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Home / Columns / Flight patterns in the big city

Flight patterns in the big city

Here, most mammals have been driven away, and the bats and rodents that hold on aren’t in the same league of interest for people as birds. And observations on birdlife, believe it or not, can actually provide insights into the ecological health of the nature of our parks and gardens.

columns Updated: Apr 07, 2019 13:42 IST
Sunjoy Monga
Sunjoy Monga
Among the regular birds sighted in the city’s  parks and quieter avenues is the red-whiskered bulbul.
Among the regular birds sighted in the city’s parks and quieter avenues is the red-whiskered bulbul.(HT File Photo)

For sure, we have always had a closer relationship with birds than with any other form of life.

Intentionally or otherwise, our actions have greatly helped a birds to thrive amid the city’s myriad nooks and crannies. These feathered trailblazers have discovered a bonanza in our parks, gardens and avenues.

Ornamental, flowering and fruiting trees have come as a windfall for many birds, and some of the exotic soft-wooded trees have proven to be just perfect for nesting for birds such as the widespread coppersmith barbet. Of course, nothing compares to the birdlife in the gardens in London and other cities. Still, in choked Mumbai, the many handkerchief-sized parks and gardens play their role.

Here, most mammals have been driven away, and the bats and rodents that hold on aren’t in the same league of interest for people as birds. And observations on birdlife, believe it or not, can actually provide insights into the ecological health of the nature of our parks and gardens.

Surveying the metropolitan sprawl, my Mumbai Safari reveals remarkable variances in bird compositions in the park and avenues that are full of exotic greenery, and those that have a mix of indigenous plants amid derelict growth and shrubbery. Surveys over nearly two years revealed some 45 bird species frequenting parks and avenues that had large (often old-growth) native trees (Ficus species, mango, jamun, jackfruit, several others). But only about 15 species were observed in sites dominated by such exotics as Copper-pod, Gulmohur and numerous others. That was quite startling.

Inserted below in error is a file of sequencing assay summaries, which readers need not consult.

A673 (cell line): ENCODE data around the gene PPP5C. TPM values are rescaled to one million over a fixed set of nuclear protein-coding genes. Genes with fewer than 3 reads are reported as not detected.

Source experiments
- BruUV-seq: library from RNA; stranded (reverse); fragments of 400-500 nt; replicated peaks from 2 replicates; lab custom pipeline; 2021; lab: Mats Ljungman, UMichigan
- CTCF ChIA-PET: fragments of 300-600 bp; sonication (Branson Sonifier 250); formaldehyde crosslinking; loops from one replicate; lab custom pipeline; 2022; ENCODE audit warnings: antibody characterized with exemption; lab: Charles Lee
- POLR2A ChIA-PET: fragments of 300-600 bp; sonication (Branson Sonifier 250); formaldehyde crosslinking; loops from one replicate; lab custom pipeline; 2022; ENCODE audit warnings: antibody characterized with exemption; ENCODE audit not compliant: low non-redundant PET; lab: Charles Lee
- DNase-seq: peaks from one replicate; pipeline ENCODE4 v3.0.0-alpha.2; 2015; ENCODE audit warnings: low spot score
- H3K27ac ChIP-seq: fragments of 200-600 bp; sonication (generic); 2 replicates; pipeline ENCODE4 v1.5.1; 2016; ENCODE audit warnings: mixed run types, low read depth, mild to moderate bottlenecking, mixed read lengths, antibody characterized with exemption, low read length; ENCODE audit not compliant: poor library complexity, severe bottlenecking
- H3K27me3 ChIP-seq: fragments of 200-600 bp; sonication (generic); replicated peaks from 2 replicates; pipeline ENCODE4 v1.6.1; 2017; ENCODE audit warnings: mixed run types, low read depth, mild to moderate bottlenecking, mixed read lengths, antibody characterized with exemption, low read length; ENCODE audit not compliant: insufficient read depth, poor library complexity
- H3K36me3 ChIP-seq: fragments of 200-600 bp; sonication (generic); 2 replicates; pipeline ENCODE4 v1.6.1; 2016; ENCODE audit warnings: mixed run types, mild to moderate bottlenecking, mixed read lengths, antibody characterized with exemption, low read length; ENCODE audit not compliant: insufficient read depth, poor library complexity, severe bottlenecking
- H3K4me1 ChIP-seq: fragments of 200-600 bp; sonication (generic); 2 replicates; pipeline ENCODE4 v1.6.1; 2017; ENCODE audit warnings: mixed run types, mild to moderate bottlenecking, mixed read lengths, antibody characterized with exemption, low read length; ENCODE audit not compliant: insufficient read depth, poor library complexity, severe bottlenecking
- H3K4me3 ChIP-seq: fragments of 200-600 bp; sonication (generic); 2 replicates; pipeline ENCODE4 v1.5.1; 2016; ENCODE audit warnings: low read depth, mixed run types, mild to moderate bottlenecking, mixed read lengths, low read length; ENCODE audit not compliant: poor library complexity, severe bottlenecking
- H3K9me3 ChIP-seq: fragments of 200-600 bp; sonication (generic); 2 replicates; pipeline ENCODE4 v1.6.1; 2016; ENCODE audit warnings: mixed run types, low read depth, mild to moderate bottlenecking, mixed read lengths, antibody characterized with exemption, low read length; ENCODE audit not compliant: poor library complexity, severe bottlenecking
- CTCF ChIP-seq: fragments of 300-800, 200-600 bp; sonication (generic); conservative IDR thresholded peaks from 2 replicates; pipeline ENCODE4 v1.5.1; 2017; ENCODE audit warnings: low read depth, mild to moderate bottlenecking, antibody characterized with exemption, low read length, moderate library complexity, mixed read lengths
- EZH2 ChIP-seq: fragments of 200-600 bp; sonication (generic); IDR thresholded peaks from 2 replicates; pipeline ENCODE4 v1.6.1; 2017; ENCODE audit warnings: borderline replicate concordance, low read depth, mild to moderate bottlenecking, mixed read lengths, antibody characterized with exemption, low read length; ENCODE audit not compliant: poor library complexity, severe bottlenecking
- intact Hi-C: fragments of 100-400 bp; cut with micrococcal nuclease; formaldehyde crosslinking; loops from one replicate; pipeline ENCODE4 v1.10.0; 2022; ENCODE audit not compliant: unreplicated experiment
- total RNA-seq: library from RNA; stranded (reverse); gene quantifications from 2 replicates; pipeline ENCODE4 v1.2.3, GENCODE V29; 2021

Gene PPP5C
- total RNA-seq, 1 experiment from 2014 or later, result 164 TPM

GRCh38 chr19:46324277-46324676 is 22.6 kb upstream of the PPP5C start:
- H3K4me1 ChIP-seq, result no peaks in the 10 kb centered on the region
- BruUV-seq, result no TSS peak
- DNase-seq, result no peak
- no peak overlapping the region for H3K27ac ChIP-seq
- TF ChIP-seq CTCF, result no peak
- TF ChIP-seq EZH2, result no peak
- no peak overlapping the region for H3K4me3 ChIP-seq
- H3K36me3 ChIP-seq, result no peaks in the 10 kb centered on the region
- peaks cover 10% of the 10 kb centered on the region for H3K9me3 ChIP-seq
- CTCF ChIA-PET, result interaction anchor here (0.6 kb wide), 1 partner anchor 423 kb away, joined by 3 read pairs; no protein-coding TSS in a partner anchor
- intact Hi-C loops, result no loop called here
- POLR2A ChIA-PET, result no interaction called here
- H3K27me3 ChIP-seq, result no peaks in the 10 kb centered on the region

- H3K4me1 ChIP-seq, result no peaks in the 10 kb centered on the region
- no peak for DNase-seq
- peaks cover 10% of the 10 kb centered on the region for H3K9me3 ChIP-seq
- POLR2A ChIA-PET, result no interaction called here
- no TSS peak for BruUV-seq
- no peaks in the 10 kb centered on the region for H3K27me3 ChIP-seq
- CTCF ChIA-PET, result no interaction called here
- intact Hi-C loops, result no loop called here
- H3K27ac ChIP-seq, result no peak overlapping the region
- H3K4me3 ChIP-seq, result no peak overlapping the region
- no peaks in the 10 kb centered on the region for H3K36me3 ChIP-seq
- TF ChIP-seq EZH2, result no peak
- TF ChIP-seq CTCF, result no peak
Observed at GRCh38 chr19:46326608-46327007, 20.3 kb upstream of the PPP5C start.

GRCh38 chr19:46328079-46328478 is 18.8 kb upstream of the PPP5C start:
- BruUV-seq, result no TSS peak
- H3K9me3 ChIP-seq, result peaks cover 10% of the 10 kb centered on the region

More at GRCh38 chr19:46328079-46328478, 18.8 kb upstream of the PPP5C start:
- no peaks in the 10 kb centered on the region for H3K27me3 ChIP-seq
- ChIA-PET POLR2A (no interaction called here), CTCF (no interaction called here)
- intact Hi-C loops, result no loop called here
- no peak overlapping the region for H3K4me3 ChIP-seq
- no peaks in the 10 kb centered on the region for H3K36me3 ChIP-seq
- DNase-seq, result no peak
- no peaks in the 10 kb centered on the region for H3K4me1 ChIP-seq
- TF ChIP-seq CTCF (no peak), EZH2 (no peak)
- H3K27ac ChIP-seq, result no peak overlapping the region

Amongst the most regular birds sighted in parks and the quieter avenues were two kinds of bulbuls and parakeets each, magpie robin, tailorbird, coppersmith barbet, common myna, pied starling, purple-rumped sunbird, white-spotted fantail, koel, golden oriole, house sparrow, and the ubiquitous house crow. Numerous others appeared in winter, while a few rarities and migrants intermittently took refuge in such sites.

In several localities, I could see adjoining parks with different levels of tree structures display distinct avifaunal trends. The Mindspace park and the Hillside park, both very close to the Inorbit mall were a classic example of contrasting flavours that was also reflected at many other sites.

This further reinforces my thinking that vegetation structure influences nature immensely, especially retaining bits and pieces of an overgrown and semi-wild feel; everything need not be manicured and spick and span. The average for the mixed tree-composition sites was around 15 bird species, even a bit more where old-growth trees existed. It dropped to less than half for exotic dominated sites. It’s time we learnt from birds even in our creation!

sunjoymonga@gmail.com
(Sunjoy Monga is a naturalist photographer and author of numerous books on biodiversity )
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